sun 03/07/2022

CD: Titus Andronicus - Local Business | reviews, news & interviews

CD: Titus Andronicus - Local Business

CD: Titus Andronicus - Local Business

Literate rock from the New Jersey band you probably haven't already heard of

Local Business: as close to a straight-up rock record as it gets for Titus Andronicus

The concept album can be a tricky beast; Titus Andronicus’s 2010 epic The Monitor more so than most. How to follow up an album that loosely ties your frontman’s break-up to the American Civil War, complete with spoken-word interludes voiced by contemporary punk artists playing historical figures, in which rousing choruses bounce surprisingly out of 14-minute rock operas? The answer, as provided by Local Business, is that you don’t.

Titus’s third full-length is instead probably as close to a straight-up rock record as they have in them, bearing in mind that we are talking about a band from heartland New Jersey who have named themselves after a Shakespearean tragedy. It opens with pounding drums, a triumphant guitar riff and the lines: “Okay I think that we’ve now established everything is inherently worthless, and there’s nothing in the universe with any kind of objective purpose”. If in that couplet you recognise a sneering, 21st century update of Kurt Cobain’s particular brand of nihilism then you’ll be pleased to know that there isn’t much of a let-up in the gently humorous cynicism over the next 45 minutes.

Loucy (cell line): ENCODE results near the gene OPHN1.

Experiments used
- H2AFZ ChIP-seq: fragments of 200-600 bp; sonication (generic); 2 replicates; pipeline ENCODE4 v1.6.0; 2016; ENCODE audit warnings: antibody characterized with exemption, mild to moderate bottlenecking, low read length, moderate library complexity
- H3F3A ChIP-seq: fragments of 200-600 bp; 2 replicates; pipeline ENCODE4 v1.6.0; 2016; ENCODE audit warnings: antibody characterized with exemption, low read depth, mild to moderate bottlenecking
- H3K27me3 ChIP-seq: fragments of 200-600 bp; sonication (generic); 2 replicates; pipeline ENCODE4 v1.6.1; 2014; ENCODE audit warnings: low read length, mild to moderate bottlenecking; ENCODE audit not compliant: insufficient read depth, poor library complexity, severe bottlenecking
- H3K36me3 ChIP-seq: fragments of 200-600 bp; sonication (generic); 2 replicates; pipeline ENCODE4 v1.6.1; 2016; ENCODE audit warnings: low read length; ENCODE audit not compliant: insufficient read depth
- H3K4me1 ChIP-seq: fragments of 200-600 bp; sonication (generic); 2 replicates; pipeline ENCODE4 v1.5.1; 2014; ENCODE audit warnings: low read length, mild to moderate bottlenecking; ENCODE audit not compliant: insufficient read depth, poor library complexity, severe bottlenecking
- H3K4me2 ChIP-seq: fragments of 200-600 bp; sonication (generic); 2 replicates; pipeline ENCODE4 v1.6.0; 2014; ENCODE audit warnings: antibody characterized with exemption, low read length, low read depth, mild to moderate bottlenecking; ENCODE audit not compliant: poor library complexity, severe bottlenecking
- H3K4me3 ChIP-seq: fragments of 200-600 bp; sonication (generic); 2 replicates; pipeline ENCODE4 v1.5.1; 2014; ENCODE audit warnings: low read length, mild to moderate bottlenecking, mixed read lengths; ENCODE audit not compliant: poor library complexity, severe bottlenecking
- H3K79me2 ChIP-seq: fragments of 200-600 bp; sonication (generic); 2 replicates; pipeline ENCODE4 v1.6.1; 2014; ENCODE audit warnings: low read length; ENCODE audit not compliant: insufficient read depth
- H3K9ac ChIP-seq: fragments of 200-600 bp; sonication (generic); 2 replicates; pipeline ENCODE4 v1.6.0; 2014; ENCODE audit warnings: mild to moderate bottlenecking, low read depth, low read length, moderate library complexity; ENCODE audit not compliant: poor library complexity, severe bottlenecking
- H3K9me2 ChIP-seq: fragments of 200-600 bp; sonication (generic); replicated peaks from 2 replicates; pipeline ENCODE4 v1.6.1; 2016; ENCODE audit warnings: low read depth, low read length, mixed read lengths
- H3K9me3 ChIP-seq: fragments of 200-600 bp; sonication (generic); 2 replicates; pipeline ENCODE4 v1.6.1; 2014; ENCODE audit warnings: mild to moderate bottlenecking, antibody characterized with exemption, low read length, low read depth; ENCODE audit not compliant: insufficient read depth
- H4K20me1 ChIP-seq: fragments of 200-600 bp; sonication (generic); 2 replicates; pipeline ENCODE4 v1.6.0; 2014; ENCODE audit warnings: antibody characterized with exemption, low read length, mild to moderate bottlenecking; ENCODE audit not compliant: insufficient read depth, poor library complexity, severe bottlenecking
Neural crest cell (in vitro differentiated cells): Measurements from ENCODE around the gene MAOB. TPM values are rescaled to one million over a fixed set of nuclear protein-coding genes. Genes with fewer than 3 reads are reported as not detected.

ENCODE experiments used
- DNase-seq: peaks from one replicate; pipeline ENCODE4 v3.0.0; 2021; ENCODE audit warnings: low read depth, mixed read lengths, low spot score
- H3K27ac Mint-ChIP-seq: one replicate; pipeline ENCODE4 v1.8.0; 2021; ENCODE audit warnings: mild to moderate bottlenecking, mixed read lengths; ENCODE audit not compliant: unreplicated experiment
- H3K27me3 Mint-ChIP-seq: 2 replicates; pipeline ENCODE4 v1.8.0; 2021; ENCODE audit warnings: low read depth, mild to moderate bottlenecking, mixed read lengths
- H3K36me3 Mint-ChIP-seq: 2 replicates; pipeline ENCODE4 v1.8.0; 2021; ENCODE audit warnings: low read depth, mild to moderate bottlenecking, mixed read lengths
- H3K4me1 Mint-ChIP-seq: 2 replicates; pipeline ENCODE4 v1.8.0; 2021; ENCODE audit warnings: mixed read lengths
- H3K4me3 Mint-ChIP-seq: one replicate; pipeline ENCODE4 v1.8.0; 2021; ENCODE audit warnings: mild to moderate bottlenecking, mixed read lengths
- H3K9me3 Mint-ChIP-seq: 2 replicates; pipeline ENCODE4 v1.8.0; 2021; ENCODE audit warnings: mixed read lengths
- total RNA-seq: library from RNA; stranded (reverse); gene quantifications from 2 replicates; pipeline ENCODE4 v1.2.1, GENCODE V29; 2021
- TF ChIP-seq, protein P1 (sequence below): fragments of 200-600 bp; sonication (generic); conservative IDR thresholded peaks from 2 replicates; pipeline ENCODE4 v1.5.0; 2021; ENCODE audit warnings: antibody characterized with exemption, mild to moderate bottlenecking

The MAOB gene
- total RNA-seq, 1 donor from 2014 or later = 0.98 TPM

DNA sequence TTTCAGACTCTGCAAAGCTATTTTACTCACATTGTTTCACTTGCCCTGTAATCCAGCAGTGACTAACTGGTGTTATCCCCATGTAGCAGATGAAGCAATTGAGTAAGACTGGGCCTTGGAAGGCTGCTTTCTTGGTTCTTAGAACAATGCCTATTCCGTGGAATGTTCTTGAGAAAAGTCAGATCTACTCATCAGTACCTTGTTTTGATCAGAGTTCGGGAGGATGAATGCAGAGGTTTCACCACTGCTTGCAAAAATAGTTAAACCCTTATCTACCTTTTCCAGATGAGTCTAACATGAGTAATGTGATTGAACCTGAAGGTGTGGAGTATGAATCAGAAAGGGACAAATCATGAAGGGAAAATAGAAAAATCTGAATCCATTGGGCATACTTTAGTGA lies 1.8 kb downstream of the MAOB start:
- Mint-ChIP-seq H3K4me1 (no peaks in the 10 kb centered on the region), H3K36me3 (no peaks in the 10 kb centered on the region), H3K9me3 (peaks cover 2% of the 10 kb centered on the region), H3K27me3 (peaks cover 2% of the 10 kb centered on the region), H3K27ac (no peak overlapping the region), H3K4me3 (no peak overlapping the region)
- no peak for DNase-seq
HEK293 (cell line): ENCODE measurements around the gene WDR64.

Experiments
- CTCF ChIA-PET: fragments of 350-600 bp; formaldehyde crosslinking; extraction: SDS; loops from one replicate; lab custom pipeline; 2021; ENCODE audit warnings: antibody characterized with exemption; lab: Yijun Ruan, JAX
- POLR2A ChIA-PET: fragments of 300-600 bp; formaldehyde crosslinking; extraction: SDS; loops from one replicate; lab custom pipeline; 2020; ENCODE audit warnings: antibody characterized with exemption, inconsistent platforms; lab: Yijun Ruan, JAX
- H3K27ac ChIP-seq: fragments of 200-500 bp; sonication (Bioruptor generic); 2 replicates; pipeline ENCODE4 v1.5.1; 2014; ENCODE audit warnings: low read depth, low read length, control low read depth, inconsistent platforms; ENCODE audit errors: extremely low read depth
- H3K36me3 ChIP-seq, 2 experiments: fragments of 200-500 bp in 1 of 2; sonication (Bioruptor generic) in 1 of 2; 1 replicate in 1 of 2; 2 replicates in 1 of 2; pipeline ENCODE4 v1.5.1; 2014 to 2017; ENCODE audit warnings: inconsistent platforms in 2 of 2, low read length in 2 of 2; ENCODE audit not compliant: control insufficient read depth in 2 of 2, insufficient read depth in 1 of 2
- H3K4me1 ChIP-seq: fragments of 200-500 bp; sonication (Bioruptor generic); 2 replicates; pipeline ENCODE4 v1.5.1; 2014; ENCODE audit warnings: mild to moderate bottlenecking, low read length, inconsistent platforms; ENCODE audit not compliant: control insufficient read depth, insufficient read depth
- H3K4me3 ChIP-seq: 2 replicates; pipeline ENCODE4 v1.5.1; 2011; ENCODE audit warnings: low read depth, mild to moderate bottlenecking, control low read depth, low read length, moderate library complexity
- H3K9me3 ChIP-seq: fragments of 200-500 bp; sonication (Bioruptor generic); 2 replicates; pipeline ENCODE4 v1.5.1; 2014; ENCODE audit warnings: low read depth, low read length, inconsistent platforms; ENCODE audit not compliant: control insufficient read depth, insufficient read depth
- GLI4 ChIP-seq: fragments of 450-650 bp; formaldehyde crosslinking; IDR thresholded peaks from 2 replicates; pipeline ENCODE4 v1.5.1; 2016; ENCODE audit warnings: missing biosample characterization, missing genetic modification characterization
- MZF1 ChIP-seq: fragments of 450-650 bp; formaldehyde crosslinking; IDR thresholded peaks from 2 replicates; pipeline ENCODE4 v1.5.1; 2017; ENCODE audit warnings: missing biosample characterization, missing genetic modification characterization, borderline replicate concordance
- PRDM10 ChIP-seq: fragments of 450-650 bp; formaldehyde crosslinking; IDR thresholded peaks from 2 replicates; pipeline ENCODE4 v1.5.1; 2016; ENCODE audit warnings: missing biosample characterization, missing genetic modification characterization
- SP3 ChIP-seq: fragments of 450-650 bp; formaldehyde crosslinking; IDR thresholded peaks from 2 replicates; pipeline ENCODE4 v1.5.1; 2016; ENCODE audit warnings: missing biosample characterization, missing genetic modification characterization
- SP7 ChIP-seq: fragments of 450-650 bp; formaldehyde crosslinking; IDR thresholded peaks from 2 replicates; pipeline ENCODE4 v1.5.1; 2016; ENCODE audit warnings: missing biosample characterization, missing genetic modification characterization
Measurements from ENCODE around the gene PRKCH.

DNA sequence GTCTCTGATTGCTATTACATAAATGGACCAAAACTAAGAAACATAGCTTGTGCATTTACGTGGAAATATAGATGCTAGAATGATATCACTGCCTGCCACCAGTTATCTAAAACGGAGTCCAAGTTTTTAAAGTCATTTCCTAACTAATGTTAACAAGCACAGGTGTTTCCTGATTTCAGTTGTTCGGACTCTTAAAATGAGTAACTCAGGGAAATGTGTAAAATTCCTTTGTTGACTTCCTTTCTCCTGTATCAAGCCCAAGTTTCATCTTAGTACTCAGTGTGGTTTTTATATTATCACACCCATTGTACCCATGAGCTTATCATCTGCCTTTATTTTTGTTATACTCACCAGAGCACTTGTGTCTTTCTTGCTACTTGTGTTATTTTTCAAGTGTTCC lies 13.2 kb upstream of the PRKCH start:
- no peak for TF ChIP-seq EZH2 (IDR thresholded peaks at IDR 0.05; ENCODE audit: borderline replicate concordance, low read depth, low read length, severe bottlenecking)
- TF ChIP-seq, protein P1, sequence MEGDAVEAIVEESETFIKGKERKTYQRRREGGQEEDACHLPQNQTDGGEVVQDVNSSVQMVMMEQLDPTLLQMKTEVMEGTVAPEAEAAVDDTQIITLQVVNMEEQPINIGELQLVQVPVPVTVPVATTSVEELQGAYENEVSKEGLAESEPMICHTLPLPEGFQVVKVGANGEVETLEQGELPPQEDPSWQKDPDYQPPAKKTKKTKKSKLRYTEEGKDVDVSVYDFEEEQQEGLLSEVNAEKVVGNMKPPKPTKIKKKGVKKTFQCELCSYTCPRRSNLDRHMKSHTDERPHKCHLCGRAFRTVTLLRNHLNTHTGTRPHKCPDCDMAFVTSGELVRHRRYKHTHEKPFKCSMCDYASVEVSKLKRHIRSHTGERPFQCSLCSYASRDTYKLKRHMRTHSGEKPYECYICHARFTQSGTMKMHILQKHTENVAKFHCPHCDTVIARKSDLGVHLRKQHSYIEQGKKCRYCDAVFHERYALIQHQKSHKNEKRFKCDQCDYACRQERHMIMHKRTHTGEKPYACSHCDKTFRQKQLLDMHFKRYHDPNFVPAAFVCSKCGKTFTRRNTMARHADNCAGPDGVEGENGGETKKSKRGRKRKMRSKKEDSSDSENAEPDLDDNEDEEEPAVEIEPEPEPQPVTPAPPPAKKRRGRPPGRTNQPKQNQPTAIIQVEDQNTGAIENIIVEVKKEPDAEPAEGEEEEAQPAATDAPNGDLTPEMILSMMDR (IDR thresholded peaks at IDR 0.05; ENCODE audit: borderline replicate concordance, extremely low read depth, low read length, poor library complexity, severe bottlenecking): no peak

In Patrick Stickles, Titus find themselves with the sort of frontman who is halfway between poet and crazed preacher. It makes the album a difficult one to review without a lyric sheet in hand as he half-hollers, half-spits violent word pictures over heavy, melodic riffs. His delivery can make the pictures themselves hard to see, although new lines show up in the spatter with every listen. “Upon Viewing Oregon’s Landscape with the Flood of Detritus” is, as far as I can tell, a vivid recounting of a fatal traffic accident complete with incredibly nihilistic couplets like “upon the pavement for each and every particle of glass there are a thousand dreams never come to pass ... just like me, they were made to be thrown away”.

But it’s the delivery as much as the content that makes Stickles’s work so effective - “Tried to Quit Smoking”, the album’s nigh-on 10 minute woozy closer, combines end-of-romantic cliche with a world-weariness that cannot be replicated on paper. And “Food Fight!” descends into short, sharp anarchy without bothering with lyrics at all.

Watch the lyric video for "In a Big City" below

Titus find themselves with the sort of frontman who is halfway between poet and crazed preacher


Editor Rating: 
Average: 5 (1 vote)

Share this article

Add comment


Get a weekly digest of our critical highlights in your inbox each Thursday!

Simply enter your email address in the box below

View previous newsletters